dplyr 0.7.0 is a major release including over 100 improvements and bug fixes, as described in the release notes. In this blog post, I want to discuss one big change and a handful of smaller updates. This version of dplyr also saw a major revamp of database connections. That’s a big topic, so it’ll get its own blog post next week.
Read on to learn about tidy evaluation and the Star Wars data set. There’s a lot to wrap your head around in this release.
The most glaring change from what was announced earlier, is Power BI Report Server can only connect to analysis services data sources, both tabular and multidimensional. If you want to connect to SQL Server, Oracle or Excel or all three, use the Power BI Web Service. Only going to the cloud version will users be able to create a data mashup or connect to anything but SQL Server.
Connecting to one data source is not what was promised when the Power BI Report Server was announced in May. Various Power BI Product members held a session at the Microsoft Data Summit where attendees were able to ask questions. I asked “When are we going to be able to use Power BI Report Server with data sources other than analysis services?” In a room full of people, I was assured that it was a top priority of the team to release the same data connectivity functionality for Power BI Report Server that currently exists for Power BI Services and the current plan was to release this functionality the next release.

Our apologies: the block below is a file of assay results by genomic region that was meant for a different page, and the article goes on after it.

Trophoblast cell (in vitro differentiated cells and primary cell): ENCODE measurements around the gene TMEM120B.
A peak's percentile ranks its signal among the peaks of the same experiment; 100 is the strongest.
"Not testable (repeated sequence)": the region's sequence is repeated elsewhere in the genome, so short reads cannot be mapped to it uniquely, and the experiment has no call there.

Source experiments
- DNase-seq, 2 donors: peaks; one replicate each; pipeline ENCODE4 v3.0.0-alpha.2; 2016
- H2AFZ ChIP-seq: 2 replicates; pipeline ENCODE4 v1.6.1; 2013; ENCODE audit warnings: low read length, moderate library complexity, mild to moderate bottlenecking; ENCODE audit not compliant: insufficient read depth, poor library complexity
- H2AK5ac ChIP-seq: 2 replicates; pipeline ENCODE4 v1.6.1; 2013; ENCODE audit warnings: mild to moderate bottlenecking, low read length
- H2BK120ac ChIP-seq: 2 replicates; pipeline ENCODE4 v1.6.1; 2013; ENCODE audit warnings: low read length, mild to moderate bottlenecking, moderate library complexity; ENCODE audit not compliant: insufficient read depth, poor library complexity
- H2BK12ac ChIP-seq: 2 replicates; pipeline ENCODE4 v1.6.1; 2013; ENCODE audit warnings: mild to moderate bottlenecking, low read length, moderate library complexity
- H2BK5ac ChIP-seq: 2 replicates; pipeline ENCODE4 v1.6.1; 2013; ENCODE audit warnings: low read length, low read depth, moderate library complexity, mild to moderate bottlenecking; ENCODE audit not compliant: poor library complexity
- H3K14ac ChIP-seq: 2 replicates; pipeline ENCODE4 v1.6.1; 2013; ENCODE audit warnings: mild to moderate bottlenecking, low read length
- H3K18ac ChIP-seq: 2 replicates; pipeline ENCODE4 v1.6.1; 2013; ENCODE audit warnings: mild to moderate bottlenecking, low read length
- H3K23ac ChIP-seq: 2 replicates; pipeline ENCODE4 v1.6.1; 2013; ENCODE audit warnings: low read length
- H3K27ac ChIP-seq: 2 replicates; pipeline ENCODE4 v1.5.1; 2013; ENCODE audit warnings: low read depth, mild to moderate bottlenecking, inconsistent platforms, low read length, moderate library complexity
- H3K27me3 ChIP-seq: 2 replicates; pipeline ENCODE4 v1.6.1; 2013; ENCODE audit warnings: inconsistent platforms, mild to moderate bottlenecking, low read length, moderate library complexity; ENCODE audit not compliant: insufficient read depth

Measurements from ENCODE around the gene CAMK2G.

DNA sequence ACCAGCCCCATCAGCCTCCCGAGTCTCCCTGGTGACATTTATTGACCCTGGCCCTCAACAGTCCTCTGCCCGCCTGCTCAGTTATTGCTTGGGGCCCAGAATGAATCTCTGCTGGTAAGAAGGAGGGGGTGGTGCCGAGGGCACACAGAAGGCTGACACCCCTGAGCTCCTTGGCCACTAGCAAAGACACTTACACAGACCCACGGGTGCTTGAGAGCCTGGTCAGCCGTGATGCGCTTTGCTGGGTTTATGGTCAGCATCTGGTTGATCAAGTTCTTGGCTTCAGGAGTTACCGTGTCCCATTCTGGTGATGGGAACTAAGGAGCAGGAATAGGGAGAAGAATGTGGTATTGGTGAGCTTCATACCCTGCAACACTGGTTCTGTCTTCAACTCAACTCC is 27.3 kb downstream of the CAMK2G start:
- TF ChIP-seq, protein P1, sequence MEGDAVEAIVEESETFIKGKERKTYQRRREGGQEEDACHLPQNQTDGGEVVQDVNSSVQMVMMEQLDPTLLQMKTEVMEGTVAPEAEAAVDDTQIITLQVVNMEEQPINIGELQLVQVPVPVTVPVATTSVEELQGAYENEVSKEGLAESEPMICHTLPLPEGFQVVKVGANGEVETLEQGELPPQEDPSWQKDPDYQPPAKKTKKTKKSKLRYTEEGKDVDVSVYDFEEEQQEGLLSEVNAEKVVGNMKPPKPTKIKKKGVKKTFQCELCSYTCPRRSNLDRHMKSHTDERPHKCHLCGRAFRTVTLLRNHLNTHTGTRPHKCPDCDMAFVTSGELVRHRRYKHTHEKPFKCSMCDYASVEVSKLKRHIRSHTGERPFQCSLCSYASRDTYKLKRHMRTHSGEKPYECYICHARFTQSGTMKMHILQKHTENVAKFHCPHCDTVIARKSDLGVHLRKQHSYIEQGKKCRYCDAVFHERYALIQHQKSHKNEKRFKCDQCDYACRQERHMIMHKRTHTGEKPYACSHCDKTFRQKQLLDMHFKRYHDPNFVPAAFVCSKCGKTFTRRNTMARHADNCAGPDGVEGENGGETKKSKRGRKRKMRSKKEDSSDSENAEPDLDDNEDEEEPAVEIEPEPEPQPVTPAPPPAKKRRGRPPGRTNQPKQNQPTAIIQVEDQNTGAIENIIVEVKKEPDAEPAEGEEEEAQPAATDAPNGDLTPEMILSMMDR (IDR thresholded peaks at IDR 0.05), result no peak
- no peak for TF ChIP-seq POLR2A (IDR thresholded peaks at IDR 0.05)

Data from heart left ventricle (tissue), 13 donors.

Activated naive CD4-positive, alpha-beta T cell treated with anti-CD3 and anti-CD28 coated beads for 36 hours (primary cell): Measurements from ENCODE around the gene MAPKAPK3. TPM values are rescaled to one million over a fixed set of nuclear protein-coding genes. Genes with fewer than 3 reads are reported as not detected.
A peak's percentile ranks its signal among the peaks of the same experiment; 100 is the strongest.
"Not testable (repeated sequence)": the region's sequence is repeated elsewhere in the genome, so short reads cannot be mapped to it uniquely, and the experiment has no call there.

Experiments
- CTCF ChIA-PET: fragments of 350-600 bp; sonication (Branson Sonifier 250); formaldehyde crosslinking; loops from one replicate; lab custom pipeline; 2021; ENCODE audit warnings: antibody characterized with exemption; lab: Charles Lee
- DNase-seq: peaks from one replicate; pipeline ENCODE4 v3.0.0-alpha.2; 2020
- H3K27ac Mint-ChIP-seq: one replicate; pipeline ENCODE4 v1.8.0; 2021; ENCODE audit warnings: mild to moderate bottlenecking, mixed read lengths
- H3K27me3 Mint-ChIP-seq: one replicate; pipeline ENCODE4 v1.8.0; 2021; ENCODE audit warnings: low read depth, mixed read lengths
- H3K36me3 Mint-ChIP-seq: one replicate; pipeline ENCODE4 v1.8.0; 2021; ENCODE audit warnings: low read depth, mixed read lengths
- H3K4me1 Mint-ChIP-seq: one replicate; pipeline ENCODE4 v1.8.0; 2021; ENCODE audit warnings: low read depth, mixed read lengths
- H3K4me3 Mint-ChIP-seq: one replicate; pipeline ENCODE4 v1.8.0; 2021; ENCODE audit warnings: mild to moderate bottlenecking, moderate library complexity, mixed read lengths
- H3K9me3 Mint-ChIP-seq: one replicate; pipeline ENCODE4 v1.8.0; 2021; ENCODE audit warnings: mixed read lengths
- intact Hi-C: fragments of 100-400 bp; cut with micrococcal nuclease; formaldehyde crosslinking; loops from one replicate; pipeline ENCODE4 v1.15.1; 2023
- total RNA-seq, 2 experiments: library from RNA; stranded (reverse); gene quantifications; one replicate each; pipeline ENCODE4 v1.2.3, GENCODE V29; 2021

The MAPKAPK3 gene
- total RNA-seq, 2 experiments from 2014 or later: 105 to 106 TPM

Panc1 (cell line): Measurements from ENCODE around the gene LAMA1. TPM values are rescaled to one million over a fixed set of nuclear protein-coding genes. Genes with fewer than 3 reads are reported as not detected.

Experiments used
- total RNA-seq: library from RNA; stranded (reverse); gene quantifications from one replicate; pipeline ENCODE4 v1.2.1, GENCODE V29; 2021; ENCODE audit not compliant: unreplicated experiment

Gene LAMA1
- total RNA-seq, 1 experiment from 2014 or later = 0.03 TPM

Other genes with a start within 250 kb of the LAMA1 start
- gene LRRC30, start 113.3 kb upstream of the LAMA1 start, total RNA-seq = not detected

This is the most glaring flaw with Power BI Report Server at the moment. Unfortunately, that probably makes it DOA for my purposes, at least until they introduce SQL Server relational as a valid data source.
I’m excited to share that a new technical whitepaper I co-authored with Chris Webb is published. It’s called Planning a Power BI Enterprise Deployment. It was really a fun experience to write something a bit more formal than blog posts. My interest in Power BI lies in how to successfully deploy it, manage it, and what the end-to-end story is especially from the perspective of integration with other data assets in an organization. Power BI has grown to be a huge, wide set of features so we got a little verbose at just over 100 pages.
It is a beefy whitepaper. I haven’t had a chance to read it yet, but it’s now on my list.
In rxInstallPackages function use computeContext parameter to set either to “Local” or to your “SqlServer” environment, you can also use scope as shared or private (difference is, if you install package as shared it can be used by different users across different databases, respectively for private). You can also specify owner if you are running this command out of db_owner role.
This updated installation method is certainly easier than the prior method, which included incantations and sacrificing a chicken.
Now, whether you go by the old standard or the new one, you do have to support the possibility that someone will use all the characters allowed. Which means you have to use 254 or 320 characters. But what I’ve seen people do is not bother researching the standard at all, and just assume that they need to support 1,000 characters, 4,000 characters, or even beyond.
So let’s take a look at what happens when we have tables with an e-mail address column of varying size, but storing the exact same data:
This is a good argument against automatically using VARCHAR(8000) (much less MAX) when creating columns.